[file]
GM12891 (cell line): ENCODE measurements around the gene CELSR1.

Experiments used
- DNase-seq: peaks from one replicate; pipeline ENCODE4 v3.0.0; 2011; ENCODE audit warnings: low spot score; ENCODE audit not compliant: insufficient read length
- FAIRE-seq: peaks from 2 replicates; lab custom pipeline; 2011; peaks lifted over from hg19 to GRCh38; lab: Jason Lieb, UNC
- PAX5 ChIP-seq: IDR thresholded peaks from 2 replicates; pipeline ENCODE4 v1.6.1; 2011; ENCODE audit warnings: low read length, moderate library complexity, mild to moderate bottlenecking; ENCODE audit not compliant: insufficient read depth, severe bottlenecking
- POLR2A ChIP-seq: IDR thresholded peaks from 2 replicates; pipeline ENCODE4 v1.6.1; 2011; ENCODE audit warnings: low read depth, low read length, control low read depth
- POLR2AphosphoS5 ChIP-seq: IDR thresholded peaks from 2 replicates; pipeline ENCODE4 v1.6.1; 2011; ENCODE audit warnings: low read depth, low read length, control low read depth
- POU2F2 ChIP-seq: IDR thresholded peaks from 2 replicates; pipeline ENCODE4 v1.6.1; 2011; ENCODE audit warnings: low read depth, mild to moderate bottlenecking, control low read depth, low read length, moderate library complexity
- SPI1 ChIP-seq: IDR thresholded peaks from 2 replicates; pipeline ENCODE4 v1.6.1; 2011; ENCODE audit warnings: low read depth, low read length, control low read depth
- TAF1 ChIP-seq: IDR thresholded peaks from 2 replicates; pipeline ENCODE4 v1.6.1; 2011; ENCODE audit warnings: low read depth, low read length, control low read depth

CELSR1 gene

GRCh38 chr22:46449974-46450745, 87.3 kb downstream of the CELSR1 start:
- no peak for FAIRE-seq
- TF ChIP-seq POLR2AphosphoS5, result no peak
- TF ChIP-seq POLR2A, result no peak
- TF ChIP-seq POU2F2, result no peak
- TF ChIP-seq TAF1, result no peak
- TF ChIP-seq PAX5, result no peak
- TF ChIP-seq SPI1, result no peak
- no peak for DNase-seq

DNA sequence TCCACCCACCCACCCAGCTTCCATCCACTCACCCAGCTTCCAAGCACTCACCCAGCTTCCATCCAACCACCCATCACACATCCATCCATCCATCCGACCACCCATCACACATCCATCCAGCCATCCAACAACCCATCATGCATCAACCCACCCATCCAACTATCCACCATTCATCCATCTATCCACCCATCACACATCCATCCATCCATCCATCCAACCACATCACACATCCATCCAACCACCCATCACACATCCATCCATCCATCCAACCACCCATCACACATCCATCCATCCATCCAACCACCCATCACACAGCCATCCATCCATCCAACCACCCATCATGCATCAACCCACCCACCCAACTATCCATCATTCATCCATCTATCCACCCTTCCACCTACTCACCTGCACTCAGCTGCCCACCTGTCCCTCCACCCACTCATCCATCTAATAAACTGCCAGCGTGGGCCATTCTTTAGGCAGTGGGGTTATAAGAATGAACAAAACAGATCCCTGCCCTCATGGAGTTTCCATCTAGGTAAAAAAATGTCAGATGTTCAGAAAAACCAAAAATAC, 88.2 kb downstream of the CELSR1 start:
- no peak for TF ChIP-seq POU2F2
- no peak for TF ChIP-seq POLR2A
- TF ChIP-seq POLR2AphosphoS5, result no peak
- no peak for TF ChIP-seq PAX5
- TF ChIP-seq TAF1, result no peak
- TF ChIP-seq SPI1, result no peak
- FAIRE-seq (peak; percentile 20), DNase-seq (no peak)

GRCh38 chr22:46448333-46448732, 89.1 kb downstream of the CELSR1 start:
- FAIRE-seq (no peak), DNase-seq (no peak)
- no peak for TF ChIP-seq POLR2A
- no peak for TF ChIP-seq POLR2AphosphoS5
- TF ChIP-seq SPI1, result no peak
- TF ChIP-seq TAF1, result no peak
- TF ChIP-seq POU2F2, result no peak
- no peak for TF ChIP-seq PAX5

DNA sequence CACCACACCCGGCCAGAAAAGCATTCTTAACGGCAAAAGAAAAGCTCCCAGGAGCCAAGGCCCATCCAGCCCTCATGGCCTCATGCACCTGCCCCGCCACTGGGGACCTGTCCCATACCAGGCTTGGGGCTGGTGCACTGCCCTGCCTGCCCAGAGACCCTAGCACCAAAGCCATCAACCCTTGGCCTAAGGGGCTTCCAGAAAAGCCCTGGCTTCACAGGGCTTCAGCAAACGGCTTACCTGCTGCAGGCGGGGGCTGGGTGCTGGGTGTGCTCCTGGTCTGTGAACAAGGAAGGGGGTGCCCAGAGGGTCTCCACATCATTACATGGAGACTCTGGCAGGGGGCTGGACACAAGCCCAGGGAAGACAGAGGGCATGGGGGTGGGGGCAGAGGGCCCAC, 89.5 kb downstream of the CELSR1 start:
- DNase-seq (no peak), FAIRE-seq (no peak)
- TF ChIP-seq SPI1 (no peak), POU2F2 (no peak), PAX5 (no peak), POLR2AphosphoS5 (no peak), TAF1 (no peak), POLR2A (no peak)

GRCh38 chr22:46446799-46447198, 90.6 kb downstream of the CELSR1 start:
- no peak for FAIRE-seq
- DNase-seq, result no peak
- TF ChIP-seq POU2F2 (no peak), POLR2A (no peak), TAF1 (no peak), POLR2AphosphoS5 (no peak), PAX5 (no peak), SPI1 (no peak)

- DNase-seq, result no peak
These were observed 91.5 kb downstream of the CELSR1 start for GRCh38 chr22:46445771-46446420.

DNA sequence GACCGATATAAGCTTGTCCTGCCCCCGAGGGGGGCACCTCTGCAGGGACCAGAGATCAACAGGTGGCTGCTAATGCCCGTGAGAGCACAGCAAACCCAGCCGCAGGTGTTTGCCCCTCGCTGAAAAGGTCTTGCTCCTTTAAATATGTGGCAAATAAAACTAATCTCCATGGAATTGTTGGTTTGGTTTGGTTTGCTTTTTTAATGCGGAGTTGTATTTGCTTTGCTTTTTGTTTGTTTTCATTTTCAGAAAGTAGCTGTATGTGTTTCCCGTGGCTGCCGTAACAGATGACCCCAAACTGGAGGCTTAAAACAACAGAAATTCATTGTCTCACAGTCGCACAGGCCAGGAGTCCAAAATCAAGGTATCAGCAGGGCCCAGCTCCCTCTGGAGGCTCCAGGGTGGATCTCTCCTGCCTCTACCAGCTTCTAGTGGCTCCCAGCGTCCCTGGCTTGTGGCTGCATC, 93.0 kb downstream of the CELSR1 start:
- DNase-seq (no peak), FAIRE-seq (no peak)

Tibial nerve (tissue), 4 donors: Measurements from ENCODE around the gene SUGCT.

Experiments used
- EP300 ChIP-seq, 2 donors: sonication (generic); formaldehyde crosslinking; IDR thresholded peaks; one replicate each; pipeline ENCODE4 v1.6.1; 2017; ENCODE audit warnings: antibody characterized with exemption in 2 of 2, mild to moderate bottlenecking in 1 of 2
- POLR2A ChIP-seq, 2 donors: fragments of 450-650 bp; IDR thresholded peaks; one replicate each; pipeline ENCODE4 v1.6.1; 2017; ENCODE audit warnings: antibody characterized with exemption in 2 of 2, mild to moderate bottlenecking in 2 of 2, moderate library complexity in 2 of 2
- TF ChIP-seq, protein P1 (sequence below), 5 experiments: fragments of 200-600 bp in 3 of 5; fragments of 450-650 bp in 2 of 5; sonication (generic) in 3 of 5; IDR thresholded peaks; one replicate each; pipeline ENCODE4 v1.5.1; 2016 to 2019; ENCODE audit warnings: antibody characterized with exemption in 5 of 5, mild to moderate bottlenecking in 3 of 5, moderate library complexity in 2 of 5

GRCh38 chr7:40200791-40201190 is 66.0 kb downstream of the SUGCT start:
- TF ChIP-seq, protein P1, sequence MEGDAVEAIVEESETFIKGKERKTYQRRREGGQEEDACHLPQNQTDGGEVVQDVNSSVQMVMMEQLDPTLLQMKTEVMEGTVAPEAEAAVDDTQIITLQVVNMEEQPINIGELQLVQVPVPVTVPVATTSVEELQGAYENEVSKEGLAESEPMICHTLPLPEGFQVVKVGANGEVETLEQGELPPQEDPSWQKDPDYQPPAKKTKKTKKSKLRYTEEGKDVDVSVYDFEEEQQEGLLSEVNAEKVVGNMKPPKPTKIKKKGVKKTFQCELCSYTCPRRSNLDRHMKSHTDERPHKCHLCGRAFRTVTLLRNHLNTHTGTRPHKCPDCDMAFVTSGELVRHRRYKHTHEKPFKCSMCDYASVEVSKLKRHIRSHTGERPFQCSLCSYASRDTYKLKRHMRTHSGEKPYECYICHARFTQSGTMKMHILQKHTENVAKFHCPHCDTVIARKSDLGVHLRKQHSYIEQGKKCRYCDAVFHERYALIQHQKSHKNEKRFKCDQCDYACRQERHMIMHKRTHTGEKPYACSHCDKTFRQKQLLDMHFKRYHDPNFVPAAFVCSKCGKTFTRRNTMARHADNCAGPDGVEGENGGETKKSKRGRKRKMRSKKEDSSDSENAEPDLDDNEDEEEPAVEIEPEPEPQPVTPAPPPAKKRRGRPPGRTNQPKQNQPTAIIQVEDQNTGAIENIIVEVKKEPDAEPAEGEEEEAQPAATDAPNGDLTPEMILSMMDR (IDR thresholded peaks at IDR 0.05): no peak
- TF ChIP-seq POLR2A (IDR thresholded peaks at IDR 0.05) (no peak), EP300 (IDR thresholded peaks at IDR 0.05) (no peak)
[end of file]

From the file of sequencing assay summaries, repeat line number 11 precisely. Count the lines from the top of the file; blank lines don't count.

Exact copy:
CELSR1 gene